I wish I could tell you that our “rube-ness” stopped with the stupid expressions on our faces but it didn’t. Hayseeds that we are, we were busy texting and Facebook-ing our friends about our amazing near-fame moment. (We do have enough manners that we didn’t take his picture with our cell phones, so I guess we get one point for that.)

But seriously? Kind of a crappy life, if you ask me. Yeah, he has more money than God, and could afford to order a granola parfait all for himself at breakfast, instead of splitting it. But he doesn’t have what we have, which is anonymity. And that’s no small thing. We get left alone; he doesn’t.

I’ll take my life over his. But Ted, could I just touch your hair to see if it’s real or not? Come on, you’re a movie star, after all!

A Different World

You know what it’s like when you’re reading a really, really good book – how it takes you out of your universe and plants you in a world with different people and different experiences.  The end of the book can be jolting, as you’re catapulted back into your own life.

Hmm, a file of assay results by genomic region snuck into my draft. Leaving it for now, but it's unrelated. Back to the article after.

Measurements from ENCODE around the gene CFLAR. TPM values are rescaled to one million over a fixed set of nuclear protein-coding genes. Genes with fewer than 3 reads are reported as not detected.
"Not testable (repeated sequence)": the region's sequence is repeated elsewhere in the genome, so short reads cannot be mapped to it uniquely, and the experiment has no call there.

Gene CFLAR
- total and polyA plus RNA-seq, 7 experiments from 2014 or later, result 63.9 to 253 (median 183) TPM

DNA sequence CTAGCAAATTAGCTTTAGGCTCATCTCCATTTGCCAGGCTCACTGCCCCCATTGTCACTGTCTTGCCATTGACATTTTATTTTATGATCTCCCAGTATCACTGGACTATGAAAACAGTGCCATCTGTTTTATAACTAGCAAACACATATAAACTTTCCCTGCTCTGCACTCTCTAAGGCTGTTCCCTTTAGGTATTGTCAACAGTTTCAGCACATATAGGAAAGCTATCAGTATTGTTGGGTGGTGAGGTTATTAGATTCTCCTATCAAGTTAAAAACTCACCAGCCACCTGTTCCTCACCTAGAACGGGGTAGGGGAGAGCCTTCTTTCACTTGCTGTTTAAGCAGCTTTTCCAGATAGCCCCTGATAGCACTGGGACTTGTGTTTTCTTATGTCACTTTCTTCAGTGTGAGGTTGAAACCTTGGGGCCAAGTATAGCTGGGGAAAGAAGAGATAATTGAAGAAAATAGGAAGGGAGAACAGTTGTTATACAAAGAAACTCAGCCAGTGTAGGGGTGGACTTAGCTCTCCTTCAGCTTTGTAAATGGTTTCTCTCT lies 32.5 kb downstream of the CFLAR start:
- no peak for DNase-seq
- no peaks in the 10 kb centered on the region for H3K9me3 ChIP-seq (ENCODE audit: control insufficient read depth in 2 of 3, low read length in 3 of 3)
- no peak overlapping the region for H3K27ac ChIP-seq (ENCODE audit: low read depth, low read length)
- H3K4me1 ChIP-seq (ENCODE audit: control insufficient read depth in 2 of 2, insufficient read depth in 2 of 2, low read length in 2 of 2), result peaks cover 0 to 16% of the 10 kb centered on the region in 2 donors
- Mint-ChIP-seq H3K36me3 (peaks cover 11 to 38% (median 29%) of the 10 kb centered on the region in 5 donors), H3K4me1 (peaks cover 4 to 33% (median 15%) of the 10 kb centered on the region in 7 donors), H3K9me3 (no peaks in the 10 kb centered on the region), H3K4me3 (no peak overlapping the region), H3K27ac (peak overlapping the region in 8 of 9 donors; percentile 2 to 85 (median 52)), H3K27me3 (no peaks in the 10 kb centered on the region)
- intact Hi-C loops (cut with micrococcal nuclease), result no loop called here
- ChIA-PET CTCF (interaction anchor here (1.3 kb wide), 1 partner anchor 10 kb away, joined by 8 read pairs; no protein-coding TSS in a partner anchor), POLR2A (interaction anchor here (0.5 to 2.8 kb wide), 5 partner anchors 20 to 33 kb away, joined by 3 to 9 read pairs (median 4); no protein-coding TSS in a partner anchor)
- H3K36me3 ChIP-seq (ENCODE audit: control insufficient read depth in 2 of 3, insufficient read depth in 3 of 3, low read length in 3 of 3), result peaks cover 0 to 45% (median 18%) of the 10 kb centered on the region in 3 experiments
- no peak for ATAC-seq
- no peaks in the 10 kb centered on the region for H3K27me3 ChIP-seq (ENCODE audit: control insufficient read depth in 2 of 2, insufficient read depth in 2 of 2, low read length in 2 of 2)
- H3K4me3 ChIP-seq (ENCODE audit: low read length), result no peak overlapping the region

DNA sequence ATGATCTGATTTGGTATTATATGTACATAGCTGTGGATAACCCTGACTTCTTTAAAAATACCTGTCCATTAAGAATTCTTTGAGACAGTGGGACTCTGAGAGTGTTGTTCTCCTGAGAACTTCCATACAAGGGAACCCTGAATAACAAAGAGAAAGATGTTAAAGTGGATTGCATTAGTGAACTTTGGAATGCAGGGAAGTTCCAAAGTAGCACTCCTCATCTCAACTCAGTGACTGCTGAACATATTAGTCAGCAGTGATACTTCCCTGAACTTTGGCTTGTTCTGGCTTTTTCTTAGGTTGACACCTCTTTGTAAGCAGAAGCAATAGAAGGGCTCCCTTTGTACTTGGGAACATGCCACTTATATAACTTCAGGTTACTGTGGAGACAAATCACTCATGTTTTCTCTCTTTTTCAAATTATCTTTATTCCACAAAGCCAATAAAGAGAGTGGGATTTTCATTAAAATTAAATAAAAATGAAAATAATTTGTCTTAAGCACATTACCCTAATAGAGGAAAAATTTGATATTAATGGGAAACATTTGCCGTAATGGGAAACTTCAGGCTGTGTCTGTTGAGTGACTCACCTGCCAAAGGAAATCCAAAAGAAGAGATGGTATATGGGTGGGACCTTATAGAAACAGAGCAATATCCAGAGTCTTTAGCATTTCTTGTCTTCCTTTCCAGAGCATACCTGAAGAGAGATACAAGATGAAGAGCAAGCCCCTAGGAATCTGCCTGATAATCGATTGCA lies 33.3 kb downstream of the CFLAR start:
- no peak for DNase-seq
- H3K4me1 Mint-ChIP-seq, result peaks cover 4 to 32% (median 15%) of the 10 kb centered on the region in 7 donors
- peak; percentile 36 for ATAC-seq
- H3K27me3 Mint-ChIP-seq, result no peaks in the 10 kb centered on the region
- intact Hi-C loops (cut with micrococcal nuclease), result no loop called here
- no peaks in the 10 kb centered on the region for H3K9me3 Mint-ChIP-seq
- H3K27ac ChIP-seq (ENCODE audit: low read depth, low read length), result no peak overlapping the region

I’m a reader, and there are many books that have done that for me – The Poisonwood Bible, Love in the Time of Cholera, Plain Truth, The Glass Castle – A Memoir, and even the maligned A Million Little Pieces.

Well, Saturday night I had an experience not unlike reading a great book.  My son invited me to an underground club to hear a new band he introduced me to: Foot Foot.  He picked me up at 9:30 and we headed to Echo Park.  Although the first band was to play at 9, nothing had started yet so we headed down Sunset Blvd to Masa, the restaurant where he cooked for over a year.

Sunset Blvd in Echo Park does not look much like Palo Alto, or La Cañada, or Pasadena, or any of the other gentrified areas where I hang out.  It’s a busy street in a lower income area that attracts artists, musicians and lavanderias (laundromats).  I had purposely chosen not to take a purse, sticking some cash in my back pocket, and as we walked down Sunset, I was grateful for that decision.  I couldn’t help it – I felt out of my safety zone (although being accompanied by my son certainly helped).

Here’s where the different universe comes in.  As we were walking down the street, I was telling Andrew how cool it was that two years ago, he took Scott and me clubbing with him, and we heard The Hold Steady, a group that eventually put out an album that NPR’s All Songs Considered” named “one of the best of the year.”  As we were talking about the club we saw it in, two cyclists came by and shouted out to Andrew – “Hey, we know that club!”  Turns out one of them was one of his 13 roommates from his Silver Lake coop.